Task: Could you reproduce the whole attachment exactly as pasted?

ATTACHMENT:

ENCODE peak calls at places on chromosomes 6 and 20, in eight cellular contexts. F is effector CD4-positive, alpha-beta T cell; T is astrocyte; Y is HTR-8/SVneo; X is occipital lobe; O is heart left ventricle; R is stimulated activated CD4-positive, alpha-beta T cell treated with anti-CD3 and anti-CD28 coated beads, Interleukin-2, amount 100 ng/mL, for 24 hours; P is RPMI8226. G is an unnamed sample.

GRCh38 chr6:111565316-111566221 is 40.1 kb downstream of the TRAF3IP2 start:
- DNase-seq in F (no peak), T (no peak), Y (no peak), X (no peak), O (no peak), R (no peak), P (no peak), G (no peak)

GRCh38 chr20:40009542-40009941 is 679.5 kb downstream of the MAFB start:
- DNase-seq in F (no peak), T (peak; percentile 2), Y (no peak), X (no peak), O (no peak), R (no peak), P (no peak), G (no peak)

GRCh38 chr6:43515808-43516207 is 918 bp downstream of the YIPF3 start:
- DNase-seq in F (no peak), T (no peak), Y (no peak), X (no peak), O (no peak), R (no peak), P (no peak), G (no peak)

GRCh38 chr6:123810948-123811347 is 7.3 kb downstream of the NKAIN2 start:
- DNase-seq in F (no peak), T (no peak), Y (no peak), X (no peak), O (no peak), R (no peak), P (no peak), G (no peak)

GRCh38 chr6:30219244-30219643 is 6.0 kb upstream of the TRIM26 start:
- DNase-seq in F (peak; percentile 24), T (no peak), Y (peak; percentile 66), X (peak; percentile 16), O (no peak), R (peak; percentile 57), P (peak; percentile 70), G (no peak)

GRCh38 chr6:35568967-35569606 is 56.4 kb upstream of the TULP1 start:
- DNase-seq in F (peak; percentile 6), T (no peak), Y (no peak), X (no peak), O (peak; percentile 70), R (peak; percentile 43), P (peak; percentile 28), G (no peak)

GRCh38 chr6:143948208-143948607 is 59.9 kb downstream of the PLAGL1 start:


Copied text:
ENCODE peak calls at places on chromosomes 6 and 20, in eight cellular contexts. F is effector CD4-positive, alpha-beta T cell; T is astrocyte; Y is HTR-8/SVneo; X is occipital lobe; O is heart left ventricle; R is stimulated activated CD4-positive, alpha-beta T cell treated with anti-CD3 and anti-CD28 coated beads, Interleukin-2, amount 100 ng/mL, for 24 hours; P is RPMI8226. G is an unnamed sample.

GRCh38 chr6:111565316-111566221 is 40.1 kb downstream of the TRAF3IP2 start:
- DNase-seq in F (no peak), T (no peak), Y (no peak), X (no peak), O (no peak), R (no peak), P (no peak), G (no peak)

GRCh38 chr20:40009542-40009941 is 679.5 kb downstream of the MAFB start:
- DNase-seq in F (no peak), T (peak; percentile 2), Y (no peak), X (no peak), O (no peak), R (no peak), P (no peak), G (no peak)

GRCh38 chr6:43515808-43516207 is 918 bp downstream of the YIPF3 start:
- DNase-seq in F (no peak), T (no peak), Y (no peak), X (no peak), O (no peak), R (no peak), P (no peak), G (no peak)

GRCh38 chr6:123810948-123811347 is 7.3 kb downstream of the NKAIN2 start:
- DNase-seq in F (no peak), T (no peak), Y (no peak), X (no peak), O (no peak), R (no peak), P (no peak), G (no peak)

GRCh38 chr6:30219244-30219643 is 6.0 kb upstream of the TRIM26 start:
- DNase-seq in F (peak; percentile 24), T (no peak), Y (peak; percentile 66), X (peak; percentile 16), O (no peak), R (peak; percentile 57), P (peak; percentile 70), G (no peak)

GRCh38 chr6:35568967-35569606 is 56.4 kb upstream of the TULP1 start:
- DNase-seq in F (peak; percentile 6), T (no peak), Y (no peak), X (no peak), O (peak; percentile 70), R (peak; percentile 43), P (peak; percentile 28), G (no peak)

GRCh38 chr6:143948208-143948607 is 59.9 kb downstream of the PLAGL1 start: